It is inevitable. For some of us it takes half a lifetime to figure out who we are. We sort it all out. We come out. We tell the entire family and everyone we know that we are transgender. Finally! It is happening. Transition begins. Up on the pink cloud we go, where everything is new and shiny. Experiencing life for the first time really. It is a surreal feeling. Not really knowing what lies ahead. But it is inevitable. At some point, we all hit a wall. We all hit many walls to be exact.
“To be honest I am not sure where ‘there’ really is, but it is certainly not where I am right now.”
Sometimes I feel like I am stuck in the mud, just spinning my wheels. Though my former existence seems so far away in the rearview mirror, there are so many aspects of that old person’s life that I am still living. It seems like to the rest of the world, everything should be okay with me now that my “trans thing” is out there. I wish it were that simple. Today I find myself wondering if I will ever really get there. To be honest I am not sure where “there” really is, but it is certainly not where I am right now. For so long I felt like things were moving forward. I was progressing. My body was changing in all these wonderful ways. I could actually look in the mirror at times. My family is getting better with my name and pronouns. Everyone is adjusting. I know I have so much I should be happy about, but I feel stuck. I have most certainly hit a wall.
It is not my first time hitting the proverbial wall. We all go through it. There are so many roadblocks along the way when we transition. In the beginning it may have been crippling dysphoria. It could have been a bigoted relative who made life difficult or maybe your first run in with a radical feminist or a religious extremist. They all seem to think they are experts, though in reality they know nothing about being transgender. Either way you get through such roadblocks. Each step of the way you have to fight. You become a transgender expert by way of survival. You battle with your doctors to make sure you are getting the proper treatment. You fight with your job just to have the same rights and respect that your peers enjoy. Some of us have partners and children who are in a sense transitioning with us and we need to support them just as they support us. You seem to get through it all, but in reality it never ends. It is always something.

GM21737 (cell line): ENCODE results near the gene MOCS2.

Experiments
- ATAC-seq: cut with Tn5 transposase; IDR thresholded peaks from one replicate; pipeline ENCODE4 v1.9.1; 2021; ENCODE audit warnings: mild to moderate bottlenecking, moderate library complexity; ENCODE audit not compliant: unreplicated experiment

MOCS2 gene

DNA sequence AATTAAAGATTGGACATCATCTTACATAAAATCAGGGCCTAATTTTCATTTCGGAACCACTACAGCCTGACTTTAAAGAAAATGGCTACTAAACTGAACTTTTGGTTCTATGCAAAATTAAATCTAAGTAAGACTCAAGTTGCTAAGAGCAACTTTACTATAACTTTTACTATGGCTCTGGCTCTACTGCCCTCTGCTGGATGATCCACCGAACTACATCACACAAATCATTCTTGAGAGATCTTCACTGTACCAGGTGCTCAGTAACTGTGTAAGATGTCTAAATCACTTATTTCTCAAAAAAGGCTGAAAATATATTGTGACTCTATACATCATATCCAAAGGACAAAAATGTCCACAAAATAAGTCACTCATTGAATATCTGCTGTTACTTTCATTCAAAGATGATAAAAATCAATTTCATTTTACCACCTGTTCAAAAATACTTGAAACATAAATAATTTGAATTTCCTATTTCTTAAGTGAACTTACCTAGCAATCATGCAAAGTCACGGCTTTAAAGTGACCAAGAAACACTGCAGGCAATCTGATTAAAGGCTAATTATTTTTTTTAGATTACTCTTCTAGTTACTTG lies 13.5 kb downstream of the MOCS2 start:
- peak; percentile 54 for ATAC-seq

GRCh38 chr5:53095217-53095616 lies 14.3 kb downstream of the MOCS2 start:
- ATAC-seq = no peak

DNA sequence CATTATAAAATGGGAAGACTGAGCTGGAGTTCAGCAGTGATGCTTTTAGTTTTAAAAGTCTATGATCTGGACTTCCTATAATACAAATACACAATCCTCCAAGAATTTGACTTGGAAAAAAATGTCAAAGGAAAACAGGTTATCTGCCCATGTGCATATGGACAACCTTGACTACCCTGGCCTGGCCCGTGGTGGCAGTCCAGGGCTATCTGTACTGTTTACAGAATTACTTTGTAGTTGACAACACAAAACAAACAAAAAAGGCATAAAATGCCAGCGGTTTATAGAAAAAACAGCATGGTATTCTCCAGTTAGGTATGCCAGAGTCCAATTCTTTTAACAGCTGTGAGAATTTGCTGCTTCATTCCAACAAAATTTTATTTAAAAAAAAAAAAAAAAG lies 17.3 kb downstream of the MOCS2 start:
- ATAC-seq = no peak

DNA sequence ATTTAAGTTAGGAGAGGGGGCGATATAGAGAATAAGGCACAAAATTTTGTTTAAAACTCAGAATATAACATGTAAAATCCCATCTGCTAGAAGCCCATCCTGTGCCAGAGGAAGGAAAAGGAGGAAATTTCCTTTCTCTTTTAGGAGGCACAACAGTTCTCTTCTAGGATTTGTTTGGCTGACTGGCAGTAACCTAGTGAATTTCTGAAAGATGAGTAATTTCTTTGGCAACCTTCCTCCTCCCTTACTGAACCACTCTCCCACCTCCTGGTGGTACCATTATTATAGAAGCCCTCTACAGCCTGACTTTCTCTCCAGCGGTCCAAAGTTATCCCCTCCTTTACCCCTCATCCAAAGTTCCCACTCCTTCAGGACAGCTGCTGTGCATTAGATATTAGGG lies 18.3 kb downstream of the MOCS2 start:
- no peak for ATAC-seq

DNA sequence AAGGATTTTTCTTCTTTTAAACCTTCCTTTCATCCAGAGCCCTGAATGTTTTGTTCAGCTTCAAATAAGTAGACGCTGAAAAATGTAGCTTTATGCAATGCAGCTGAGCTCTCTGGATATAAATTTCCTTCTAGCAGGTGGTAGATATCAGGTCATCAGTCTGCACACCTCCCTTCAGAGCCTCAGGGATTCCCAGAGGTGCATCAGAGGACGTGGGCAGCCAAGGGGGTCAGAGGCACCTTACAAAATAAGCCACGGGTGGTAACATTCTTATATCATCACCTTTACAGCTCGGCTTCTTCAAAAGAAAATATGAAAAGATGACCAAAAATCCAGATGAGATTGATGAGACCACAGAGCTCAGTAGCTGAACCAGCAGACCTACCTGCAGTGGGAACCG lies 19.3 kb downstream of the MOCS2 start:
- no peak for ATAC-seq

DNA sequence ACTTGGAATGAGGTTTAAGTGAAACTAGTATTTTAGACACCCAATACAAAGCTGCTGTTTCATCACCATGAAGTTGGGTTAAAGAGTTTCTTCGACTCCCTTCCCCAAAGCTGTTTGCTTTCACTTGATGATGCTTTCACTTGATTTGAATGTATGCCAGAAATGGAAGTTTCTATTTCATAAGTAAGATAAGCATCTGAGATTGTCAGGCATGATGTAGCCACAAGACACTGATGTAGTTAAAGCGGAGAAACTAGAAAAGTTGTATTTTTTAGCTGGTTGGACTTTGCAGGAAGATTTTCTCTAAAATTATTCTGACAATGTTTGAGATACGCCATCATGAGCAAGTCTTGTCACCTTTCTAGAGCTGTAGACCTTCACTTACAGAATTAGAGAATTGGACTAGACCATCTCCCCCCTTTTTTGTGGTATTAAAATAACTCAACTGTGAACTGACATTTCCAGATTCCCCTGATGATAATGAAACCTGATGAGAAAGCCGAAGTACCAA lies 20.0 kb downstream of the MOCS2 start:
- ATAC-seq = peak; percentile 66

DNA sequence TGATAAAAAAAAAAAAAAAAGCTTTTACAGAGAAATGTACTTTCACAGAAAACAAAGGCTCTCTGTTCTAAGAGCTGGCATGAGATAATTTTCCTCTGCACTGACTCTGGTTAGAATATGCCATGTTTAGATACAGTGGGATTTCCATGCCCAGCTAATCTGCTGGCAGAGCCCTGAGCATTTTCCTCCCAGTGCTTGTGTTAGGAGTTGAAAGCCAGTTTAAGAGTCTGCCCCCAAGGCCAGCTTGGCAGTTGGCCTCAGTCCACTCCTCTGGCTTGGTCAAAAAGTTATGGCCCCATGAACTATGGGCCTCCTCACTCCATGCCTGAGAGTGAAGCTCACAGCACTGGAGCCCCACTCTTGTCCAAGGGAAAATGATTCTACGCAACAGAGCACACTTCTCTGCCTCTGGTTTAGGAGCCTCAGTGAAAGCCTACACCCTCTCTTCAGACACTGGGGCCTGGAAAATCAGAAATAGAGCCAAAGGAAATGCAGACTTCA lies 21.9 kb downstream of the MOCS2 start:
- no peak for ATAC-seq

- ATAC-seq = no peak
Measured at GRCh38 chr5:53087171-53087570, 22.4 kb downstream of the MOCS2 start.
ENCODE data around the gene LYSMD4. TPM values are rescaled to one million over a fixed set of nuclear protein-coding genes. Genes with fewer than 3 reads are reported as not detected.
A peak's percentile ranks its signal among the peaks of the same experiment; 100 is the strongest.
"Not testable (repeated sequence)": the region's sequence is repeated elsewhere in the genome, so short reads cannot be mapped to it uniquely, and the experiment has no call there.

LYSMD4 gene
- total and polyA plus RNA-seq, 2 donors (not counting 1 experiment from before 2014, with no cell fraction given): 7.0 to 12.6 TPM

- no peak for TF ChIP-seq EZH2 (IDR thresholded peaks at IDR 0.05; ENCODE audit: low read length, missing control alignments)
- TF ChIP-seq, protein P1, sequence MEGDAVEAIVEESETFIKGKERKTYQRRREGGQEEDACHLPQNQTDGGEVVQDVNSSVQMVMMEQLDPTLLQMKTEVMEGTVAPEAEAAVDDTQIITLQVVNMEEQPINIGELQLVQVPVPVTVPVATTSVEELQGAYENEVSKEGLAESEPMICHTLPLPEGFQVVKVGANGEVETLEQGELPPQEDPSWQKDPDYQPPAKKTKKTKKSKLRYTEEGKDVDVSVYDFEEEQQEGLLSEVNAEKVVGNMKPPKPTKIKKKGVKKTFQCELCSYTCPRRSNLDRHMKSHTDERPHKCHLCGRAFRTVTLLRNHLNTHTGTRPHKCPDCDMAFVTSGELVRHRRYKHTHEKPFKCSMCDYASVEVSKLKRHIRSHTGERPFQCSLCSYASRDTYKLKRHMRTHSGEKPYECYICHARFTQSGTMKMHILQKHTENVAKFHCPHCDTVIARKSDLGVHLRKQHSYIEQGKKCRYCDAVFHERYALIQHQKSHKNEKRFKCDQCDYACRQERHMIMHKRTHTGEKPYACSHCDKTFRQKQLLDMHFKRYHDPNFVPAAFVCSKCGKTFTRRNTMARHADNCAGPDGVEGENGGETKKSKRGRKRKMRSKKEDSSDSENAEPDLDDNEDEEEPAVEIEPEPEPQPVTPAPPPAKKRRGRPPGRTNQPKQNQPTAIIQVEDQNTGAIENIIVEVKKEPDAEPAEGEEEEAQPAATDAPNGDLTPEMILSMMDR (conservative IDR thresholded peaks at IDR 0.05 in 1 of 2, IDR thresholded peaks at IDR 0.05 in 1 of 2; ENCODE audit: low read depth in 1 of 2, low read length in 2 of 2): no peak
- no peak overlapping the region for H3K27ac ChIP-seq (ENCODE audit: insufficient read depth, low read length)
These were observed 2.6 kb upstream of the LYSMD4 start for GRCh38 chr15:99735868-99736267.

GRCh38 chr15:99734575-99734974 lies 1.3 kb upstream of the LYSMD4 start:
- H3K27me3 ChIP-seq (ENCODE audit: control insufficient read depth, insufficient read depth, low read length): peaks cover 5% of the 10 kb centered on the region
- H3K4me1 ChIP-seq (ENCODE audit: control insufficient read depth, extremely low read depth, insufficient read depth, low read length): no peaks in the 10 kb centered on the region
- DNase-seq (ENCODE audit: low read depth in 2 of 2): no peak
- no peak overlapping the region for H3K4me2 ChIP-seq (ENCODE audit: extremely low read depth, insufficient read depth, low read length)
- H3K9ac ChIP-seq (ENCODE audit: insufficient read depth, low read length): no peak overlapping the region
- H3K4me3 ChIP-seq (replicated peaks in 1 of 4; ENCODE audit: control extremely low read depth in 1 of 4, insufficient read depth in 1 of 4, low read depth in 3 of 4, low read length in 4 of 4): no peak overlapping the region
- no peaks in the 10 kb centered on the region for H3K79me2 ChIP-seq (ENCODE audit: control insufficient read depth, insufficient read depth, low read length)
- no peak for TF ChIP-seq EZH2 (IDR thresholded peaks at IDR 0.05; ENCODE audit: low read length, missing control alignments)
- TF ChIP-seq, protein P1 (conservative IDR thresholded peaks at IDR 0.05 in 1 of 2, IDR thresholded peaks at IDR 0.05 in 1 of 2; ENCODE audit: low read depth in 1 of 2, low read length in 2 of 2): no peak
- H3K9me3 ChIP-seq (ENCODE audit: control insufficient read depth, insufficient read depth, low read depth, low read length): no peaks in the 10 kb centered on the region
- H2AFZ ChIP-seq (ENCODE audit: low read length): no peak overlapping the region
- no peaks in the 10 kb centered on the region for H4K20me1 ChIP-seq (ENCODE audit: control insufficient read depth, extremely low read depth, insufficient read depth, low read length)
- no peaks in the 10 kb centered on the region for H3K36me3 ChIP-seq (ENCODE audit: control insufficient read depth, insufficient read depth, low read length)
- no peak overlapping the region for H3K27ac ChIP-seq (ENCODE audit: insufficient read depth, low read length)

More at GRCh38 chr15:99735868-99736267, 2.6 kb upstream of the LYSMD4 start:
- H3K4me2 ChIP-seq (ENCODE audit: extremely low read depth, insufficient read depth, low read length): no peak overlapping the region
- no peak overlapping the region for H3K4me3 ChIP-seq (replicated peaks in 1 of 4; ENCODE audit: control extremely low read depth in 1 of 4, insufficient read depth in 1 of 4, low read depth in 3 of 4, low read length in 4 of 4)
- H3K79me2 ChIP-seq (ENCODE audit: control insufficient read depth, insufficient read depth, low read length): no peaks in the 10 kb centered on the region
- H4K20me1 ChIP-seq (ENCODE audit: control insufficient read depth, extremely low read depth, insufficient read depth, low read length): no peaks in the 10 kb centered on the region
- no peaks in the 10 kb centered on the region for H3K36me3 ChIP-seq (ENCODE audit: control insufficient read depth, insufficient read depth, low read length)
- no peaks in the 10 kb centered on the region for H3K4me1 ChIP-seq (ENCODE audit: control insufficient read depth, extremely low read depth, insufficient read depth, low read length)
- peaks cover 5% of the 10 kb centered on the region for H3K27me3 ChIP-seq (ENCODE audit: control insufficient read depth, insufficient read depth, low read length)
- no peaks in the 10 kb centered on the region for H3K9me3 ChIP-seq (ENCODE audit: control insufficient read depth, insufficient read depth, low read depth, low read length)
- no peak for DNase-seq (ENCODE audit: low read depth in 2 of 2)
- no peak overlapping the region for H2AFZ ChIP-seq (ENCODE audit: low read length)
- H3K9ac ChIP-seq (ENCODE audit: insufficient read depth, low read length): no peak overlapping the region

“I struggle with the reality of wanting to drop everything to start a new life as the real me.”
The wall in front of me today is complicated. I struggle with the reality of wanting to drop everything to start a new life as the real me. I want to do everything I was never allowed to do before. I want to indulge the “teenager” part of me that now exists. At the same time I struggle with the reality of loving my family and not wanting to lose them. I often feel selfish for wanting to take the journey at all. I worry about hurting those I love, the ones who have supported me through all of this. I feel guilty for having these thoughts. The problem is for me at this moment I feel there is no plan. I am no longer progressing. I feel like an incomplete experiment. I feel like half of a person, or better yet, two separate halves of a person and they don’t seem to really like each other.
Could I really have it all? My therapist tells me all the time that I can. She tells me I can experience life and have the career I want while being a good partner to my wife and parent to my children. She says it is possible to have all of it, but I am not sure I believe her. Maybe that is my problem?
As I think about all the walls I have climbed just to get where I am today, I wonder about it. Maybe it is possible? Some walls are bigger than others. The one I am facing right now may be one of the bigger ones. What I do know is that the answers to my questions lay somewhere beyond that wall. All I can do is believe that it is possible to have it all and just break through it.
Stay safe and keep fighting for all of us!
Love and peace,